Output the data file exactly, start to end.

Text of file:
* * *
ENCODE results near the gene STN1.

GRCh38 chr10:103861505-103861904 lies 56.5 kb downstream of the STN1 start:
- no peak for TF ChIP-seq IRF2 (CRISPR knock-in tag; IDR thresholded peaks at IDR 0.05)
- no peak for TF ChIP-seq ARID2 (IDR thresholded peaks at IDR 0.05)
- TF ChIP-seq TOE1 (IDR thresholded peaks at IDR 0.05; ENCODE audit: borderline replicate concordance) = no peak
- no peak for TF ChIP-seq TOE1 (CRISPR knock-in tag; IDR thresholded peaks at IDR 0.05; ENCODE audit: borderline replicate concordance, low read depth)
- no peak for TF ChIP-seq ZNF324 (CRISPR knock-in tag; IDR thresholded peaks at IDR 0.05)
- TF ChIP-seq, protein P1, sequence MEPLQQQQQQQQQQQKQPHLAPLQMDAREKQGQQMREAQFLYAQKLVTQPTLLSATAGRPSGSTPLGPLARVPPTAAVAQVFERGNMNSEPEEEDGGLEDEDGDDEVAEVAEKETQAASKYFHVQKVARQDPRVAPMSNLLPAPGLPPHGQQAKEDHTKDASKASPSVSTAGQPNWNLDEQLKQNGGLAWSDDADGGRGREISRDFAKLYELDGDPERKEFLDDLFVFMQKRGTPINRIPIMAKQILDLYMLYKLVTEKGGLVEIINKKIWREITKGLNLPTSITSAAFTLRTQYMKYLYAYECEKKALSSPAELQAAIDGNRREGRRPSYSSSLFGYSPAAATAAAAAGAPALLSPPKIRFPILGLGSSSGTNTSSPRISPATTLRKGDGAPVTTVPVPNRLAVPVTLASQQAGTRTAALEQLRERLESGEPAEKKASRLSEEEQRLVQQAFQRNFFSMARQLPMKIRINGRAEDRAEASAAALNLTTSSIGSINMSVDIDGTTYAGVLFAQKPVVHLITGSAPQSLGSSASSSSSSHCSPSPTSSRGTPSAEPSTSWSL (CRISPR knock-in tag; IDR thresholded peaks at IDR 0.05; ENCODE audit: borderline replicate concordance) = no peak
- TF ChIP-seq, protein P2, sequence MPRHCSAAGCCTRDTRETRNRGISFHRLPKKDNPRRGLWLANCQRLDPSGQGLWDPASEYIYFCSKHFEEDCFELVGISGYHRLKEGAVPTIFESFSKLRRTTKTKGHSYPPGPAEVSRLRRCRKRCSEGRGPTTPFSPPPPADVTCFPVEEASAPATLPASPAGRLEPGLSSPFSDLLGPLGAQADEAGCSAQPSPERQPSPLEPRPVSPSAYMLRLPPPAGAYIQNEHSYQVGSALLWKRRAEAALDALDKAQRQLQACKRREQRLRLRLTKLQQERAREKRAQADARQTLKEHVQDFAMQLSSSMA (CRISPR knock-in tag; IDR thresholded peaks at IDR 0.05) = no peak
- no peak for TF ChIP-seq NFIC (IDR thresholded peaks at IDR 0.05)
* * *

ENCODE results near the gene STN1.

GRCh38 chr10:103861505-103861904 lies 56.5 kb downstream of the STN1 start:
- no peak for TF ChIP-seq IRF2 (CRISPR knock-in tag; IDR thresholded peaks at IDR 0.05)
- no peak for TF ChIP-seq ARID2 (IDR thresholded peaks at IDR 0.05)
- TF ChIP-seq TOE1 (IDR thresholded peaks at IDR 0.05; ENCODE audit: borderline replicate concordance) = no peak
- no peak for TF ChIP-seq TOE1 (CRISPR knock-in tag; IDR thresholded peaks at IDR 0.05; ENCODE audit: borderline replicate concordance, low read depth)
- no peak for TF ChIP-seq ZNF324 (CRISPR knock-in tag; IDR thresholded peaks at IDR 0.05)
- TF ChIP-seq, protein P1, sequence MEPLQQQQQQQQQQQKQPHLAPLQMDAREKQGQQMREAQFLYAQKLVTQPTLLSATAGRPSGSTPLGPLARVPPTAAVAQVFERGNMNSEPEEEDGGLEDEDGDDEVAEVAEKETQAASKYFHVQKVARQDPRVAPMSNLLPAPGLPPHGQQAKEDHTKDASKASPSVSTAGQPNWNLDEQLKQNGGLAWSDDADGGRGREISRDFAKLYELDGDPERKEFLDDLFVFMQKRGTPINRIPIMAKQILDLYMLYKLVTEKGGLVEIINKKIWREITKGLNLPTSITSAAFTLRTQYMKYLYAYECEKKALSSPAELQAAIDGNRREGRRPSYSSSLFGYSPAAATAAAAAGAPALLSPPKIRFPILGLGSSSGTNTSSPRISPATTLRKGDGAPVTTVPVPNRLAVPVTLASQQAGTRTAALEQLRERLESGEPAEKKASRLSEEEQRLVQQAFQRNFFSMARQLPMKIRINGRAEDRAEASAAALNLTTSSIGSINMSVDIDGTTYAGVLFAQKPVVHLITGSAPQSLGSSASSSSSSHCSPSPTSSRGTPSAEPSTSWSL (CRISPR knock-in tag; IDR thresholded peaks at IDR 0.05; ENCODE audit: borderline replicate concordance) = no peak
- TF ChIP-seq, protein P2, sequence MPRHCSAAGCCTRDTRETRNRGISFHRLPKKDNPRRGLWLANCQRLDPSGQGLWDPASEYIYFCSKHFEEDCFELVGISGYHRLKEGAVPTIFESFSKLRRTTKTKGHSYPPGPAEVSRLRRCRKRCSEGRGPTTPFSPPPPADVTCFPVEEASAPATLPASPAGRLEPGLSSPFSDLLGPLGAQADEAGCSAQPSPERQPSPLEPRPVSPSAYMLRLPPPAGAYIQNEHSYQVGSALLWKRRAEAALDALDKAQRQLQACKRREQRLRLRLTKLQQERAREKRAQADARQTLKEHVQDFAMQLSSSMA (CRISPR knock-in tag; IDR thresholded peaks at IDR 0.05) = no peak
- no peak for TF ChIP-seq NFIC (IDR thresholded peaks at IDR 0.05)